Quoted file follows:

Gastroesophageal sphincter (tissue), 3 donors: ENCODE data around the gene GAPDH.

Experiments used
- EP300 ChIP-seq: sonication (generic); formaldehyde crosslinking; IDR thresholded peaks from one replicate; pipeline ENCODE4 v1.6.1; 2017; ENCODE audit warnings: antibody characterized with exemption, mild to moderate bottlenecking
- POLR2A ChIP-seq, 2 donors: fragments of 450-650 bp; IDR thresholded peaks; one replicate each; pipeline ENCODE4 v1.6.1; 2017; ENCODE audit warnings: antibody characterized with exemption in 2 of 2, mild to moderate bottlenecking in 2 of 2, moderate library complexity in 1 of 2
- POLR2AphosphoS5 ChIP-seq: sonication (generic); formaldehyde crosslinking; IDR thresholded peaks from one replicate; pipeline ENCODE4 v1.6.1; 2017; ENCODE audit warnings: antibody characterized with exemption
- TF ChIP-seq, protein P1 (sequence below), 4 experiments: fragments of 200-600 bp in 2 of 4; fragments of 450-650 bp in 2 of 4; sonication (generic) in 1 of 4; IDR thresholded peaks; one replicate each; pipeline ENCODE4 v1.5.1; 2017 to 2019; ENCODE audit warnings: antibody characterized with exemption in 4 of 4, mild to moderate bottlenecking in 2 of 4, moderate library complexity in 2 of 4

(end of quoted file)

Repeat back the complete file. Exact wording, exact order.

Gastroesophageal sphincter (tissue), 3 donors: ENCODE data around the gene GAPDH.

Experiments used
- EP300 ChIP-seq: sonication (generic); formaldehyde crosslinking; IDR thresholded peaks from one replicate; pipeline ENCODE4 v1.6.1; 2017; ENCODE audit warnings: antibody characterized with exemption, mild to moderate bottlenecking
- POLR2A ChIP-seq, 2 donors: fragments of 450-650 bp; IDR thresholded peaks; one replicate each; pipeline ENCODE4 v1.6.1; 2017; ENCODE audit warnings: antibody characterized with exemption in 2 of 2, mild to moderate bottlenecking in 2 of 2, moderate library complexity in 1 of 2
- POLR2AphosphoS5 ChIP-seq: sonication (generic); formaldehyde crosslinking; IDR thresholded peaks from one replicate; pipeline ENCODE4 v1.6.1; 2017; ENCODE audit warnings: antibody characterized with exemption
- TF ChIP-seq, protein P1 (sequence below), 4 experiments: fragments of 200-600 bp in 2 of 4; fragments of 450-650 bp in 2 of 4; sonication (generic) in 1 of 4; IDR thresholded peaks; one replicate each; pipeline ENCODE4 v1.5.1; 2017 to 2019; ENCODE audit warnings: antibody characterized with exemption in 4 of 4, mild to moderate bottlenecking in 2 of 4, moderate library complexity in 2 of 4